Archive for November, 2016

Gorizia's Chiesa di Sant'IgnazioI awoke around 3:00 in the morning to the harsh sound of wind rattling the window panes. Even with ear plugs the noise was so jarring I couldn’t go back to sleep. This was the bora wind I had read so much about, the cold northeast wind that is particularly strong along the eastern shores of the Adriatic Sea, from Trieste to the Albanian border.

Despite my grogginess, I decided to get up early and head out to the train station. The weather in Trieste had taken a dramatic turn toward winter. The mostly clear sky was streaked with feathery brushstrokes tinted sunrise pink. The gusty bora had not let up, and I shivered as the winds tore through my light fall jacket.

I took the train to Gorizia, with no plans but to check out restaurant menus and bakeries and eventually find somewhere to eat lunch. It was a Monday, when many restaurants were closed, but I had a list culled from my library of travel books (particularly my favorite, Osterie e Frasche del Friuli-Venezia Giulia by Ermanno Torossi) of places that should be open. Two of them were a mile or so away from the city center in opposite directions, so I ended up spending about 2-1/2 hours trudging along the city’s many tree-lined streets, the sidewalks blanketed with fallen leaves and chestnuts.

To my dismay, every single restaurant on my list turned out to be closed. Feeling defeated, I headed back toward the train station to return to Trieste, but on the way, I stumbled upon a small trattoria that was packed with diners. Trattoria Al Piròn had the distinct vibe of the blue-collar working man. Aside from the waitresses, I was the only woman in the whole place. There was no menu, just a few prix fixe selections. For my primo piatto, I had the pasticcio: a lasagna layered with artichokes and bechamel sauce. My secondo piatto was goulasch: two large hunks of beef in a spicy paprika gravy. For a side dish, they served a plate of peas sautéed with bits of smoked pork.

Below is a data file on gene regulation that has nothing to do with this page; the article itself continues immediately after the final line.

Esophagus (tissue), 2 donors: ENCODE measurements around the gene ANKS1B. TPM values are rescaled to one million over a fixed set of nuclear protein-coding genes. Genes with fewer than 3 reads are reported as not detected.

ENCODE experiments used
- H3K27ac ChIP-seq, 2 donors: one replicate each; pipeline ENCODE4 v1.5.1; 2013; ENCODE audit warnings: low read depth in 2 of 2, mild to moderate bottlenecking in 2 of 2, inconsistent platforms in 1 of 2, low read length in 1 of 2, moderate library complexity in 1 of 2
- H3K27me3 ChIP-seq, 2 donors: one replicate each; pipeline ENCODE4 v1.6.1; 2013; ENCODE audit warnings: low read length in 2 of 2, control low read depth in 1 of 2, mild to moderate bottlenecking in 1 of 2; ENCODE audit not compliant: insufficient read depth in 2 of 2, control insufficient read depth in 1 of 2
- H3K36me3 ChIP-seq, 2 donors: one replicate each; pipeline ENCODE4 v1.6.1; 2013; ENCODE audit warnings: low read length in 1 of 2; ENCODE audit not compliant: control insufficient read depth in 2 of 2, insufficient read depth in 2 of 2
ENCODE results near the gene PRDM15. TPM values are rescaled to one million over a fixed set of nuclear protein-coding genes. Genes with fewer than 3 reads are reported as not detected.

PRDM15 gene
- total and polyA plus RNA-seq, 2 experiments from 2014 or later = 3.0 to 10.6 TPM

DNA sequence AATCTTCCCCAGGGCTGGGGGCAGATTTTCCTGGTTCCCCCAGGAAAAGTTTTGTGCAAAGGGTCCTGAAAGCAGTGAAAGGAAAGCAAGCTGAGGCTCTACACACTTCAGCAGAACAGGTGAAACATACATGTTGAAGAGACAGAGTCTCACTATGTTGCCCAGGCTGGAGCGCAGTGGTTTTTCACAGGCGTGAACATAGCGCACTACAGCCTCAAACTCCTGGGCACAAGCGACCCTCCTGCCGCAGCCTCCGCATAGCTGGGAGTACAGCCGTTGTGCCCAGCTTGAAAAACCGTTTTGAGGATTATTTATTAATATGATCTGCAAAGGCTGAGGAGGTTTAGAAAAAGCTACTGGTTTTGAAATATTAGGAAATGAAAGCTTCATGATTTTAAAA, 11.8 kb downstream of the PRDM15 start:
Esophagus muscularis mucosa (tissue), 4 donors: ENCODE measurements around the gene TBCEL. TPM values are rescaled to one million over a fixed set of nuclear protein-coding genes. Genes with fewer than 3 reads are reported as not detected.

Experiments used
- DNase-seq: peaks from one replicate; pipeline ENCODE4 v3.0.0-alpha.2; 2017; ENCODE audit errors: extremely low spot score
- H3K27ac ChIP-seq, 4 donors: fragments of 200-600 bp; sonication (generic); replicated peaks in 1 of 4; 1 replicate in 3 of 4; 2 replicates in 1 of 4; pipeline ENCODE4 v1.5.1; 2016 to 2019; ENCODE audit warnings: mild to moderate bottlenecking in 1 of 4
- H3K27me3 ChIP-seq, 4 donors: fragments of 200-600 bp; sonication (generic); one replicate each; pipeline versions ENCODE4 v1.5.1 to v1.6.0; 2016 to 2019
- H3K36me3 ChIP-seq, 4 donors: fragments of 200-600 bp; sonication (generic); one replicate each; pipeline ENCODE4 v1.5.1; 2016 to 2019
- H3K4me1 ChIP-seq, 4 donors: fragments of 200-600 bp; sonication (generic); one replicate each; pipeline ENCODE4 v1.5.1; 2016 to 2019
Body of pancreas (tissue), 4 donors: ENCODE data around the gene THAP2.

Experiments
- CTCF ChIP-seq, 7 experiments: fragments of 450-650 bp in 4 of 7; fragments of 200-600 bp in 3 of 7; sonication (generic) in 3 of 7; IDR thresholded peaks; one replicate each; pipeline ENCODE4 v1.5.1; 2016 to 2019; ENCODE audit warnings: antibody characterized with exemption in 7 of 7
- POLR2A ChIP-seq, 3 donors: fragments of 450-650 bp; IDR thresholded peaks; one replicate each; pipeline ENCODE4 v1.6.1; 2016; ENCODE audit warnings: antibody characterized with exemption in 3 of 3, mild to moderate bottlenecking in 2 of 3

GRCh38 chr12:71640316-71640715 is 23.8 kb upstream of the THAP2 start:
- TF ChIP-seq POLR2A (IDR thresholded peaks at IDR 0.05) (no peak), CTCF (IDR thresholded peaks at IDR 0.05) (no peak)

piselli in teciaIn the provinces of Trieste and Gorizia, vegetables are often cooked “in tecia,” a term that refers to the cast-iron skillet traditionally used. Here is my version of piselli in tecia:

2 tablespoons olive oil
1/2 medium yellow onion, chopped
2 ounces pancetta, chopped
1 pound shelled fresh or frozen peas
1 tablespoon chopped fresh Italian parsley
1/4 teaspoon ground black pepper

Heat the olive oil in a large skillet over medium heat. Add the onion and pancetta; cook and stir until the onion softens and the pancetta is brown and crisp, about 10 minutes. Add the peas. Reduce heat to medium-low; cook, covered, until the peas are tender, about 8–10 minutes, stirring occasionally. Stir in the parsley and black pepper. Season to taste with salt.

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cjalsons di Treppo CarnicoFor my Recipe-of-the-Month, I have chosen Cjalsòns di Treppo Carnico (Pasta Filled with Potatoes and Raisins). One of my favorite recipes for cjalsòns, these are sweetened with caramelized onions, raisins, and a touch of sugar. I first tasted them over a decade ago at Ristorante Alle Vecchie Carceri in San Daniele, although its chef, Ugo Durigon, has since moved to Udine, where he and his wife have opened Osteria Antica Maddalena. For my recipe, visit Flavors-of-Friuli.com.

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